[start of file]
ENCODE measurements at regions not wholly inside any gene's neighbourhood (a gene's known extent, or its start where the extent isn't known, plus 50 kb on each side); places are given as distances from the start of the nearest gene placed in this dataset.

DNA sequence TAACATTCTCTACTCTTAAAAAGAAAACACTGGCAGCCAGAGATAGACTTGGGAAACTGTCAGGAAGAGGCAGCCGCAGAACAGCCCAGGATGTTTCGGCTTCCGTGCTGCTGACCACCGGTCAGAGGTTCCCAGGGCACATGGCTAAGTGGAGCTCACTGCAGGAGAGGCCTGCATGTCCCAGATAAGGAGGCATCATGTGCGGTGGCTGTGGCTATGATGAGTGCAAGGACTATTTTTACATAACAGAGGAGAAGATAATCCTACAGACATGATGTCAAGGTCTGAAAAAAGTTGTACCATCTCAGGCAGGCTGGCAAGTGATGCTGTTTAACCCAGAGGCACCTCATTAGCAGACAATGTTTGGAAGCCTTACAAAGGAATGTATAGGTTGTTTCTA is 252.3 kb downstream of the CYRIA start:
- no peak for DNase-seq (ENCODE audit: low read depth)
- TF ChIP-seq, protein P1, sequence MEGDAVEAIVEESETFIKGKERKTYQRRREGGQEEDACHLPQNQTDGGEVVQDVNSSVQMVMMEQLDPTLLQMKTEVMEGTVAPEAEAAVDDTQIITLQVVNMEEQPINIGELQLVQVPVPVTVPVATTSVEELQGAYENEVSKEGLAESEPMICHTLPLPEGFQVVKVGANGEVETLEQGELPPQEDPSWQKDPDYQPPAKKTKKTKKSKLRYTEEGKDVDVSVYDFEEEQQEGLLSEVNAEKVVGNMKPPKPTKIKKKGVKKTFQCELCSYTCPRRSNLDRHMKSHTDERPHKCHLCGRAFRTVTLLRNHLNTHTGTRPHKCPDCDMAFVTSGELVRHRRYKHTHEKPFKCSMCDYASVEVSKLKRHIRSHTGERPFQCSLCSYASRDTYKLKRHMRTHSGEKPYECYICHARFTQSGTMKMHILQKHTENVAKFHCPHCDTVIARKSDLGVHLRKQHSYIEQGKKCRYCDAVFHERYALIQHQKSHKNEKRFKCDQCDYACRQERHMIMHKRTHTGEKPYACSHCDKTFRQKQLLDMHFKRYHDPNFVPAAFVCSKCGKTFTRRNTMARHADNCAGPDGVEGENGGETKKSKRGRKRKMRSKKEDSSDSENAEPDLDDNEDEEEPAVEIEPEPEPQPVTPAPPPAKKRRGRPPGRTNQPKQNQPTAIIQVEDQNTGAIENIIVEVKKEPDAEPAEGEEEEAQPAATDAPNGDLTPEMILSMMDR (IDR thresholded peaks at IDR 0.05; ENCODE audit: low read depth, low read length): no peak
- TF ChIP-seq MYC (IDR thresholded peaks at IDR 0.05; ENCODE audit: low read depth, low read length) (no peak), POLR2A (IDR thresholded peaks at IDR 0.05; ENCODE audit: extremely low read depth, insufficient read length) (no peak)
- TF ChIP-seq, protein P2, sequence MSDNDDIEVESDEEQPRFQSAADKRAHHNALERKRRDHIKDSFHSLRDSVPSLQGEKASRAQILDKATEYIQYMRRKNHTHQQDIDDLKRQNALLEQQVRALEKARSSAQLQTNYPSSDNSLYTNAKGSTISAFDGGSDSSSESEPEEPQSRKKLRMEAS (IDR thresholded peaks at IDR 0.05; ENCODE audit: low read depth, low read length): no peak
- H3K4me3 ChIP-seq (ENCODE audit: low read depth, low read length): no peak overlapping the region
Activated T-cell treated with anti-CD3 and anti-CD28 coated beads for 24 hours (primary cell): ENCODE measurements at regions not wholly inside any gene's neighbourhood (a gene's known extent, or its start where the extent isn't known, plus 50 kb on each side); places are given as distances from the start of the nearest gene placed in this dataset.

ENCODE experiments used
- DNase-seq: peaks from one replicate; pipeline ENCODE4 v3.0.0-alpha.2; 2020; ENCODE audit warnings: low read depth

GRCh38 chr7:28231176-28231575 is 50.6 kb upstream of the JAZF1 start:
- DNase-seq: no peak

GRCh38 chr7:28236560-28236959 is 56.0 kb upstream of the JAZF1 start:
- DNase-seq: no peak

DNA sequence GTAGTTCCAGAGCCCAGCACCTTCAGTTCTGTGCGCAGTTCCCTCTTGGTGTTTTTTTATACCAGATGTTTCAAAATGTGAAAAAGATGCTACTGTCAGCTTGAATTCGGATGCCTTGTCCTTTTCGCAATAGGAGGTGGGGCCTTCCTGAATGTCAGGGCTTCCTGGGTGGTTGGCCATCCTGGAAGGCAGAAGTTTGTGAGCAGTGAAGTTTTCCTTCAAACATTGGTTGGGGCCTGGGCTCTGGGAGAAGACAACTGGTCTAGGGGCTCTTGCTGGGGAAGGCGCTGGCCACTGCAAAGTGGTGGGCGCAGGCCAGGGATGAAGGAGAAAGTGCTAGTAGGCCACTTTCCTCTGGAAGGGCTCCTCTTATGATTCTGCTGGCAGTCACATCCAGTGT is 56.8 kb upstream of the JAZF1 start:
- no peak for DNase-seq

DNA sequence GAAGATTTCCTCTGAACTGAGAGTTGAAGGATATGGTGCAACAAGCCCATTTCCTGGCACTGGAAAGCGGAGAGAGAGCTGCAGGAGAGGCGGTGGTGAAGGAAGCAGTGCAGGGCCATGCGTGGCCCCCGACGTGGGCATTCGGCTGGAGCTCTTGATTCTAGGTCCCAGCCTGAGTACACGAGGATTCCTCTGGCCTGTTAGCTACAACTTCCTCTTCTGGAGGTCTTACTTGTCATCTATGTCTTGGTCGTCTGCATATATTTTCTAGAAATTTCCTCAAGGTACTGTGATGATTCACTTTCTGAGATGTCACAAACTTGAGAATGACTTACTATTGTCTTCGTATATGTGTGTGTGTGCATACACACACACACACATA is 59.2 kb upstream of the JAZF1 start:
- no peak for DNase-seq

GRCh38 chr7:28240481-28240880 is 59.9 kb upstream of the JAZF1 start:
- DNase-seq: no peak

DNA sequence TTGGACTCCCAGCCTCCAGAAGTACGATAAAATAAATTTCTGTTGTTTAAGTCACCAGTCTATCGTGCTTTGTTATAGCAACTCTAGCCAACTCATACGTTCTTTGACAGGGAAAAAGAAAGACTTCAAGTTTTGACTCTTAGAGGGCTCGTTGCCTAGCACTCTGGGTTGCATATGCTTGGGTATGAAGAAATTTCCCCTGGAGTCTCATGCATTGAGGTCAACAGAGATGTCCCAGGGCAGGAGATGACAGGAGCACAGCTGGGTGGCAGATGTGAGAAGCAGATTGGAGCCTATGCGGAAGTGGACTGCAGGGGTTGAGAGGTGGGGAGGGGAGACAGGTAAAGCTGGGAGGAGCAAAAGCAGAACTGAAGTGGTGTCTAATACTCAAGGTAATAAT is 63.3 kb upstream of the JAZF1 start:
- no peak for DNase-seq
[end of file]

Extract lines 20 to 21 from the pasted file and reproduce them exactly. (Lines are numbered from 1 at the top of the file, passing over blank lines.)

- DNase-seq: no peak

DNA sequence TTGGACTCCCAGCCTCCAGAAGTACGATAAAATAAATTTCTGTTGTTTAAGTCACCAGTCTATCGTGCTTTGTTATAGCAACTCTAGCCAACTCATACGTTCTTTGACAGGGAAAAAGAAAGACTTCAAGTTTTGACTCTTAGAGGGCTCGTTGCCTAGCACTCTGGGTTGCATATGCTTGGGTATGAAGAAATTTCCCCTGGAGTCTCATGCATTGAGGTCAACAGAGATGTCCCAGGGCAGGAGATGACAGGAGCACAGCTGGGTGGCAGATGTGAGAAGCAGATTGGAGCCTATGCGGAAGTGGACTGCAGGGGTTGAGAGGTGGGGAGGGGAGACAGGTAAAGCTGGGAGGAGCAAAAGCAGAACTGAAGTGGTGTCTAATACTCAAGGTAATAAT is 63.3 kb upstream of the JAZF1 start: